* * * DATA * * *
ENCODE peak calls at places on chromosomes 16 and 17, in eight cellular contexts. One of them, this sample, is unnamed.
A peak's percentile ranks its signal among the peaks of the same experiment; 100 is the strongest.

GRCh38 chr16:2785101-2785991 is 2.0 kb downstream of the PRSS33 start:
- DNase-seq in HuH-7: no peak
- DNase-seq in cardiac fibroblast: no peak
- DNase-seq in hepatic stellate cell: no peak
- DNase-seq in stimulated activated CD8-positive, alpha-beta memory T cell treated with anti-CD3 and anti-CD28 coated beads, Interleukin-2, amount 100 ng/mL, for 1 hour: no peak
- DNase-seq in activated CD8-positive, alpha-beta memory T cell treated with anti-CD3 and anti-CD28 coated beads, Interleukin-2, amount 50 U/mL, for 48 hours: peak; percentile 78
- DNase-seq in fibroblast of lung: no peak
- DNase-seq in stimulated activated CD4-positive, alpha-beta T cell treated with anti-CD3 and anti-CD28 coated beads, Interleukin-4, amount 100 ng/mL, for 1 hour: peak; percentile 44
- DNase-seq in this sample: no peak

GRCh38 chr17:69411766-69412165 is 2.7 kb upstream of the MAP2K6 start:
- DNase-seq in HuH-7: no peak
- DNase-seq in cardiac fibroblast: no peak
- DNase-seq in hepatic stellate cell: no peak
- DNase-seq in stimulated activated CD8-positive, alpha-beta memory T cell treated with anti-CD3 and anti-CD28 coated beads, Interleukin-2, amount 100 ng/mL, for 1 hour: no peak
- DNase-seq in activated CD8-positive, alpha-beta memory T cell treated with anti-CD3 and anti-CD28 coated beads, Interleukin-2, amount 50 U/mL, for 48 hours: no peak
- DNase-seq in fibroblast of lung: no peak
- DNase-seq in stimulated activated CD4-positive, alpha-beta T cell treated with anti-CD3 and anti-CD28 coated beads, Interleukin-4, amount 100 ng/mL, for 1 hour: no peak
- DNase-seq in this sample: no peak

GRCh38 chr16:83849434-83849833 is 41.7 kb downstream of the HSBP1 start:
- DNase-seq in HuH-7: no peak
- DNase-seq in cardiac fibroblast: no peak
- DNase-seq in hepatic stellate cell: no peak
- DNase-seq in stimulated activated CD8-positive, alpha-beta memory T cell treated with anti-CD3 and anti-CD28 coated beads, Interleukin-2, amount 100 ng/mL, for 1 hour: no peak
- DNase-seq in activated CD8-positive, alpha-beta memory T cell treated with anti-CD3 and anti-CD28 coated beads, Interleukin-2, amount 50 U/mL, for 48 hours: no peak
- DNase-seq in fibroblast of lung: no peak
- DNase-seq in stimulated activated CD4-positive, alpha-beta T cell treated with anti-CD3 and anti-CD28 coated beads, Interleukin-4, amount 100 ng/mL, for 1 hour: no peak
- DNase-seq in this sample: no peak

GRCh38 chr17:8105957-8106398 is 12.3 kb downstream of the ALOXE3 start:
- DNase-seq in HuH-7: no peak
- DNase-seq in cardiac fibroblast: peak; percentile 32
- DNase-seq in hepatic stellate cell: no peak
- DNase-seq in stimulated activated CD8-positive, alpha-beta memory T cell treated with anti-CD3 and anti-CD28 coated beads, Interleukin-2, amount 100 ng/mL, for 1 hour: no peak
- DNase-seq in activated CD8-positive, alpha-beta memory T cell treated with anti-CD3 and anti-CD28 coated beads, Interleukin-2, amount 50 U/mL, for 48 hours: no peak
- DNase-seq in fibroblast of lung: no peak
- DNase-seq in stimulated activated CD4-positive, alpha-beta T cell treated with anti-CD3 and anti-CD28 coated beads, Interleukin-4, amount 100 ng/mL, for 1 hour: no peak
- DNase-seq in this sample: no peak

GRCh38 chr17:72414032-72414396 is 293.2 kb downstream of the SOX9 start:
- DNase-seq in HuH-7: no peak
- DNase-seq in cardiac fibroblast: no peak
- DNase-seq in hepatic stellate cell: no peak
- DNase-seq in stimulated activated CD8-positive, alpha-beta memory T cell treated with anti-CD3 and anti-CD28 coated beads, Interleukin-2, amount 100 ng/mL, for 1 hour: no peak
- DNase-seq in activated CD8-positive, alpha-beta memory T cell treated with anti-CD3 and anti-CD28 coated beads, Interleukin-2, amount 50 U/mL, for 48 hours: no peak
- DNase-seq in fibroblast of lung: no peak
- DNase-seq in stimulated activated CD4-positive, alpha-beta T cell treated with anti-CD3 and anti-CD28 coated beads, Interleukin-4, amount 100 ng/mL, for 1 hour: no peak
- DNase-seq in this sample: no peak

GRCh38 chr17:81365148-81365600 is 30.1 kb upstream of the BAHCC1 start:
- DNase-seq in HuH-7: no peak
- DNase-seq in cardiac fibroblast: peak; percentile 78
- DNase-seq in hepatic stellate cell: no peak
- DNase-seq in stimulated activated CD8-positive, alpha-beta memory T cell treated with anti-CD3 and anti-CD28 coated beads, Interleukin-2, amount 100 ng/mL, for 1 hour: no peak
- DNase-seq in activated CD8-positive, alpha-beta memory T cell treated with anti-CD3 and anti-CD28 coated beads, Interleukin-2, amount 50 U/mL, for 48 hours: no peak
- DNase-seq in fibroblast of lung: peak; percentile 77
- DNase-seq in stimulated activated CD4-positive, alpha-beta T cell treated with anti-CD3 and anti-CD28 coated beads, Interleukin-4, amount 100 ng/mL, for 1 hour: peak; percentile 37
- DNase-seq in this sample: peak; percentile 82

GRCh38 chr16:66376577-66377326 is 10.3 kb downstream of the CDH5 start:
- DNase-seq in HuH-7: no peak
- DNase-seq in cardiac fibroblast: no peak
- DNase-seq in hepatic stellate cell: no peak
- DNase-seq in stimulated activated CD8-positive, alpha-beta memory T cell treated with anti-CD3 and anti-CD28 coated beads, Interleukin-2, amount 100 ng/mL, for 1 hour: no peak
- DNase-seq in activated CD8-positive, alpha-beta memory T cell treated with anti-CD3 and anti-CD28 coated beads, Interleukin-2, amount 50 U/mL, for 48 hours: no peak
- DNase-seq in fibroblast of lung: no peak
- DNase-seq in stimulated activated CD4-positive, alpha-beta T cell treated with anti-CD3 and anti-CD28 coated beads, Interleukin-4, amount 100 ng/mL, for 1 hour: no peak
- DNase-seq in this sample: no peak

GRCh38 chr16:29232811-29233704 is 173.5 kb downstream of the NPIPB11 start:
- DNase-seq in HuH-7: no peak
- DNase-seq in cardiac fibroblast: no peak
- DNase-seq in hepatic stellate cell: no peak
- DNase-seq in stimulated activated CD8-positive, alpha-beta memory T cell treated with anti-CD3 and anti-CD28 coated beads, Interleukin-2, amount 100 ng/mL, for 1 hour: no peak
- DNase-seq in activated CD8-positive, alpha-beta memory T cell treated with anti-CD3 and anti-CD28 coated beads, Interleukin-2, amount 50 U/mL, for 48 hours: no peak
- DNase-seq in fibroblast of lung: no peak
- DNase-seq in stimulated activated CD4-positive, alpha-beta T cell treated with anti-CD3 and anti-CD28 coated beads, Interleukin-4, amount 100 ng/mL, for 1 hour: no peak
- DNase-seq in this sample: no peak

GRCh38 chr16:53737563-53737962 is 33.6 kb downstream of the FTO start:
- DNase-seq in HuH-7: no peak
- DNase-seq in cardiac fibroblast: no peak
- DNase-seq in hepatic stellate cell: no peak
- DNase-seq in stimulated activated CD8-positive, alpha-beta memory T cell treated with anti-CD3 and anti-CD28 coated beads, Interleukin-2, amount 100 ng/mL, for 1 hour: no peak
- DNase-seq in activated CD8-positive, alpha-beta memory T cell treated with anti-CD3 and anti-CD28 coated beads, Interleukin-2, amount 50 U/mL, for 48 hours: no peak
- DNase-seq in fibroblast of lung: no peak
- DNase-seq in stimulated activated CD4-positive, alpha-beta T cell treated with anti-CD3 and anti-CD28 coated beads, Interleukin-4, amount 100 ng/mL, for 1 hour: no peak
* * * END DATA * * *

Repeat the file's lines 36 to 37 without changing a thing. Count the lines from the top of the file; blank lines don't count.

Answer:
- DNase-seq in fibroblast of lung: no peak
- DNase-seq in stimulated activated CD4-positive, alpha-beta T cell treated with anti-CD3 and anti-CD28 coated beads, Interleukin-4, amount 100 ng/mL, for 1 hour: no peak